“I think the Birmingham residents’ concerns are valid because most suburban communities are not used to the violent crowds,” Johnson said.
“I don’t feel in danger at South. However, I am not as comfortable with the crowd it attracts.”
Kameron Harris, 22, also of Southfield, isn't bothered when going to the Hamilton Room and South on weekends. The violent incidents, he said, are isolated.
"It doesn’t happen often enough to be frightened," Harris said. "I never feel in danger."
From Detroit, Dumas also endorses a forum or town hall-like setting where "culture clashes can and should be discussed."
Blunt, air-clearing talk wouldn't necessarily flow frankly, she cautions. "Those who could help sway the opinion wouldn't risk backlash by being less than politically correct," said Dumas, Detroit's director of community relations when Kwame Kilpatrick was mayor.
Comments also were solicited from two leaders of a Race Relations and Diversity Task Force sponsored by . Task force board president Dwight Levens "doesn't feel we have enough information to comment," responded co-chairwoman Marcia Wilkinson.
Not everyone sees culture differences or diversity as part of downtown safety discussions. Commercial landlord Ted Fuller, an outspoken critic of South, said the focus is solely on actions — not people.
"We're intolerant of bad behavior — that's all it is," Fuller said. "Behavior is behavior, regardless of from whom it comes. And bad behavior is unacceptable."
From East Lansing, Taylor endorses the same bottom line: "Behavior is profiled, not race."
At South, Spadafore said the bar owners welcome open dialogue. "We cannot adequately address the problems facing our city without talking about them," she said.
"We have asked the city to lead a task force to address these problems and the city has remained silent. We have since asked the to step in."
Next step awaits inquiry's end
That kind of dialogue with the city, however, could be a long time coming, City Manager Bob Bruner said.
"I applaud Mrs. Spadafore’s desire to address intolerance," he said, "but I do not believe it would be appropriate for city officials to engage the owners of South Bar or any other liquor licensee in such a task force while we are."
At the business chamber, where South is a member, President Joe Bauman welcomes the role of intermediary — though not just yet.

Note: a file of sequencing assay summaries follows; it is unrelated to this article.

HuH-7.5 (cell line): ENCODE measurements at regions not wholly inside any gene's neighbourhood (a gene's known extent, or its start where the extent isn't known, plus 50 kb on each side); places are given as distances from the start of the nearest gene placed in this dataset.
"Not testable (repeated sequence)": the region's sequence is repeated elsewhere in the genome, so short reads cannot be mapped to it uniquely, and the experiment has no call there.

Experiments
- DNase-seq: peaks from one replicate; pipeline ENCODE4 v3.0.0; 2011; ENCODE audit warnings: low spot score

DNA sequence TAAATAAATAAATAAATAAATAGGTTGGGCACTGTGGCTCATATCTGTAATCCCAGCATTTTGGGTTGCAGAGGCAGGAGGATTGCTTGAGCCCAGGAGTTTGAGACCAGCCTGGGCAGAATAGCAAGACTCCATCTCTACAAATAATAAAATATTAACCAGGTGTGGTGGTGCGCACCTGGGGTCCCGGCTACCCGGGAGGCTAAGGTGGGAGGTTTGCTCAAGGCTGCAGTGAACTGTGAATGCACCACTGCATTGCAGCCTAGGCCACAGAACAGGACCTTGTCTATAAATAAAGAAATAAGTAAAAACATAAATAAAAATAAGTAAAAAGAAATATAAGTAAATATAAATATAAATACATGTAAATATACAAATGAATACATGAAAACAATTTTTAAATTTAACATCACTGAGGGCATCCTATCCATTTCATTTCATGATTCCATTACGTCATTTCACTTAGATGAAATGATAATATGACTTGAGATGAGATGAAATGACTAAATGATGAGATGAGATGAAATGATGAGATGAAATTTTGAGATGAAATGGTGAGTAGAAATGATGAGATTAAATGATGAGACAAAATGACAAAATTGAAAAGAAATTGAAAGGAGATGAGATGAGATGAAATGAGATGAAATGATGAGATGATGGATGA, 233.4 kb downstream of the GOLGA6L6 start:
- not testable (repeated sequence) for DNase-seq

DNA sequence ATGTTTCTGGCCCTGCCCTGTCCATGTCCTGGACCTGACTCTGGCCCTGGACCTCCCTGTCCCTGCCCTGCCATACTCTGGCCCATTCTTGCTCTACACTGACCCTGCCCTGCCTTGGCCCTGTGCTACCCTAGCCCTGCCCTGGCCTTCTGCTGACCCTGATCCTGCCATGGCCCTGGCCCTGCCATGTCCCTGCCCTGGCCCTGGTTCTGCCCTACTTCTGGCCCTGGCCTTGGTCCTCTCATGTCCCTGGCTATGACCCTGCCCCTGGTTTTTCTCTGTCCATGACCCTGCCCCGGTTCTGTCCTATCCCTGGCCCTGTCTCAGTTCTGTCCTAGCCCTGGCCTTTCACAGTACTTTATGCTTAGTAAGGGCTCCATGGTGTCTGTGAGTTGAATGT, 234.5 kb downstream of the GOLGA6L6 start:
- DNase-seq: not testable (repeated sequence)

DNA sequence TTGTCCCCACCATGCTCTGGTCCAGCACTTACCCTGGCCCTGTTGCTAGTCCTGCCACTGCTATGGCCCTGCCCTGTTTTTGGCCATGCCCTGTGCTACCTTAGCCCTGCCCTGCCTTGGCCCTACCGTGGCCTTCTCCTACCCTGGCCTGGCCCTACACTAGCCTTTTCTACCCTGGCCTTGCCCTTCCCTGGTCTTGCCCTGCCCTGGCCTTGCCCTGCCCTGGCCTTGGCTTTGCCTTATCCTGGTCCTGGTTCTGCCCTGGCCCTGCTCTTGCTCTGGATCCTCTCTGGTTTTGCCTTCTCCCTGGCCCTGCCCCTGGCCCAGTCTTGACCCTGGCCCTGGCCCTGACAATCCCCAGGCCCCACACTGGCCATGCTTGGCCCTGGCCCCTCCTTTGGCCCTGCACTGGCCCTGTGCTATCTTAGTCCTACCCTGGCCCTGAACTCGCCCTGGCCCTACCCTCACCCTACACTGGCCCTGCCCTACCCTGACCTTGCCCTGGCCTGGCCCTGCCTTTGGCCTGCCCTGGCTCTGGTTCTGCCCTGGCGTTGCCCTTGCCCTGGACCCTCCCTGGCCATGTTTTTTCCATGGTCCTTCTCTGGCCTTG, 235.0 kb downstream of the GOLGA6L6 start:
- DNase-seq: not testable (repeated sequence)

"The chamber was asked by representatives of South Bar to host a meeting with the city and to continue the dialogue on finding a solution," he wrote in a statement. "We made the request to the city and were asked to wait until the Birmingham Police concluded its investigation into the most recent incident near South Bar and we have honored that request."
Bauman added: "We believe all sides in the matter are committed to finding a workable solution."
Spadafore, wife of South co-owner Joe Spadafore, faults city leaders for what she calls "Band-Aid approaches"
These are 'not new problems'
However, Spadafore said the time for discussion is now because Birmingham is already changing.
"The reality is that our community has changed," said Spadafore, a Birmingham resident. "And as a community, we need to embrace that change for everyone's benefit to peacefully coexist. The problems we face as a community also are not new problems to the city of Birmingham."
Spadafore said she and others at South wants city officials to "work proactively with the businesses, clergy and others to address any problem with a positive solution and outcome. Right now the city is just reacting."
Taylor senses a familiar script. "The racial current in the region is stronger than many want to admit," he said.
About the Series
Residents, business owners and visitors to Birmingham have an interest in feeling safe in the city. This Birmingham Patch series explores the voices of those who live, work and run the city of Birmingham. We hope it fosters a dialogue that illustrates issues and explores possible solutions.
Dialogue isn't one-sided. Please add your thoughts below or contact editor Laura Houser at firstname.lastname@example.org, or call 248-534-9780, if you would like to contribute to this series.